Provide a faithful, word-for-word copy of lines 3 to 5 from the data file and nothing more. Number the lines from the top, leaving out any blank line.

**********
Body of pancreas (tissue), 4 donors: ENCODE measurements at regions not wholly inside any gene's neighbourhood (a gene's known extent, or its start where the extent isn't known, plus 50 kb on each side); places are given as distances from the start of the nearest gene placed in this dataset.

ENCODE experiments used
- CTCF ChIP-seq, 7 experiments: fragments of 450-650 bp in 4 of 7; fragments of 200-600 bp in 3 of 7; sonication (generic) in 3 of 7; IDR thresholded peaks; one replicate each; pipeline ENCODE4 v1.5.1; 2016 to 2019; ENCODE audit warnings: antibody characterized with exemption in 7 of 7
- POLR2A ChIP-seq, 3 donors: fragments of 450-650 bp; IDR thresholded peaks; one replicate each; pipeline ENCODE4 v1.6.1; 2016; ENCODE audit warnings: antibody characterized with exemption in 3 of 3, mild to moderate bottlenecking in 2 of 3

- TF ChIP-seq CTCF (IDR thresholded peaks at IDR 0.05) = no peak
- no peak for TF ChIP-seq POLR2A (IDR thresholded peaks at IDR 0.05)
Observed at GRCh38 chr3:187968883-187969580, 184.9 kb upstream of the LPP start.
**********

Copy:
- CTCF ChIP-seq, 7 experiments: fragments of 450-650 bp in 4 of 7; fragments of 200-600 bp in 3 of 7; sonication (generic) in 3 of 7; IDR thresholded peaks; one replicate each; pipeline ENCODE4 v1.5.1; 2016 to 2019; ENCODE audit warnings: antibody characterized with exemption in 7 of 7
- POLR2A ChIP-seq, 3 donors: fragments of 450-650 bp; IDR thresholded peaks; one replicate each; pipeline ENCODE4 v1.6.1; 2016; ENCODE audit warnings: antibody characterized with exemption in 3 of 3, mild to moderate bottlenecking in 2 of 3

- TF ChIP-seq CTCF (IDR thresholded peaks at IDR 0.05) = no peak